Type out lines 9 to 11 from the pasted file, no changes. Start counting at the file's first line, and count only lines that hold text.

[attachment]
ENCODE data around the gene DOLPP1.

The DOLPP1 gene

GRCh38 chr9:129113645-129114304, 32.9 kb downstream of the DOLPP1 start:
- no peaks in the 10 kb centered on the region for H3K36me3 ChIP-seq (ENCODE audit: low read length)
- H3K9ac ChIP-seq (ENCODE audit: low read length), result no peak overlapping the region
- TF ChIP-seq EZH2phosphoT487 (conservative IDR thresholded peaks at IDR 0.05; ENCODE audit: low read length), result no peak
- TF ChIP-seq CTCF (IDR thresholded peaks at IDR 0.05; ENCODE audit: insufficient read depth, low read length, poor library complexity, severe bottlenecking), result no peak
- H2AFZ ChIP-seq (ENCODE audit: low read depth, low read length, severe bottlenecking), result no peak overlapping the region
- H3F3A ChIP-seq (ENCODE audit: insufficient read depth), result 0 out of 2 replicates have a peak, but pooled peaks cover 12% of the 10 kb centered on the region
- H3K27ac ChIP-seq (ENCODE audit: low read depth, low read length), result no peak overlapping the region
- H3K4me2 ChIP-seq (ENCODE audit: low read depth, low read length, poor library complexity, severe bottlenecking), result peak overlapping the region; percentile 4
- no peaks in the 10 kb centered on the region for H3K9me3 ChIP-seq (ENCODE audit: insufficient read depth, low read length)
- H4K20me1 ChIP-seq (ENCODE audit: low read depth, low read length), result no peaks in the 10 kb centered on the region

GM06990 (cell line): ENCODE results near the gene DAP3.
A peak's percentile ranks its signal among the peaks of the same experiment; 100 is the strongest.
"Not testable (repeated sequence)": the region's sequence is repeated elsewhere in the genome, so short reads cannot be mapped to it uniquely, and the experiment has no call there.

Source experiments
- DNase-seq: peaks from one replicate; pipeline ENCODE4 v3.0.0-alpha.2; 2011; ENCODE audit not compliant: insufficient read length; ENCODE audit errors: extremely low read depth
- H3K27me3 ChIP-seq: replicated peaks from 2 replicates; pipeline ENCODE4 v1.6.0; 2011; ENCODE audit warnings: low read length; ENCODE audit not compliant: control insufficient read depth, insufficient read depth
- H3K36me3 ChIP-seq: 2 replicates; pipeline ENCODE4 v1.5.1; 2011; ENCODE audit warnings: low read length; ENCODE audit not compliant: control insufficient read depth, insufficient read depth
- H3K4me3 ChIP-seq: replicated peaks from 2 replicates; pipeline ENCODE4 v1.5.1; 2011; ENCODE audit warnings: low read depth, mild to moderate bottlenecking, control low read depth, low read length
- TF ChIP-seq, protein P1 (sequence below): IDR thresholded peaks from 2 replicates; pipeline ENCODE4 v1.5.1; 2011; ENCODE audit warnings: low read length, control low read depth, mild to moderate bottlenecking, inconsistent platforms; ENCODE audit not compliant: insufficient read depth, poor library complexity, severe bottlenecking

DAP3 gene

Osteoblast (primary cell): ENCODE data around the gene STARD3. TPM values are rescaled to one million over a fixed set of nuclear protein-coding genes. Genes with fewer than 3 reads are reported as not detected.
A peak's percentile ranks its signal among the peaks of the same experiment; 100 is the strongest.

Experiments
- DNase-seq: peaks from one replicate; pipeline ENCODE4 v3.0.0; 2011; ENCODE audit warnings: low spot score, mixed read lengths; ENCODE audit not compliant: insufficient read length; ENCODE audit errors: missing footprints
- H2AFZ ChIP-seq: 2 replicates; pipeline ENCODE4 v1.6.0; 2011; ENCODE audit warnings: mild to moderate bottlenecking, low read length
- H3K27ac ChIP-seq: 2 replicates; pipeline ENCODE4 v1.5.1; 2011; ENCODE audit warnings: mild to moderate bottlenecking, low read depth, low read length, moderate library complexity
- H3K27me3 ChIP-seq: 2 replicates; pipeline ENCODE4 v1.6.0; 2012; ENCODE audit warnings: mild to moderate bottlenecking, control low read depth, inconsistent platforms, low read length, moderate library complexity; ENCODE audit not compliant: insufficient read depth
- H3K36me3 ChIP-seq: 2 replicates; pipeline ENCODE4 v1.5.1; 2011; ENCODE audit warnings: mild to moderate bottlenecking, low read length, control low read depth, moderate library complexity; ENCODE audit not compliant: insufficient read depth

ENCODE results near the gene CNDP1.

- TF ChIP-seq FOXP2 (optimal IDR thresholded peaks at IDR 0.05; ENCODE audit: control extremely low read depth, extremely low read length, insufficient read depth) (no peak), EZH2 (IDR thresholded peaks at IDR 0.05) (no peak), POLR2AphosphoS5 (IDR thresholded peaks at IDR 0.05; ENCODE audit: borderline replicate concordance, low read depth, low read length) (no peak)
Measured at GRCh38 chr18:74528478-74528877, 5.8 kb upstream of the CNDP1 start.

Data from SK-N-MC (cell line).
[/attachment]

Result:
- H3F3A ChIP-seq (ENCODE audit: insufficient read depth), result 0 out of 2 replicates have a peak, but pooled peaks cover 12% of the 10 kb centered on the region
- H3K27ac ChIP-seq (ENCODE audit: low read depth, low read length), result no peak overlapping the region
- H3K4me2 ChIP-seq (ENCODE audit: low read depth, low read length, poor library complexity, severe bottlenecking), result peak overlapping the region; percentile 4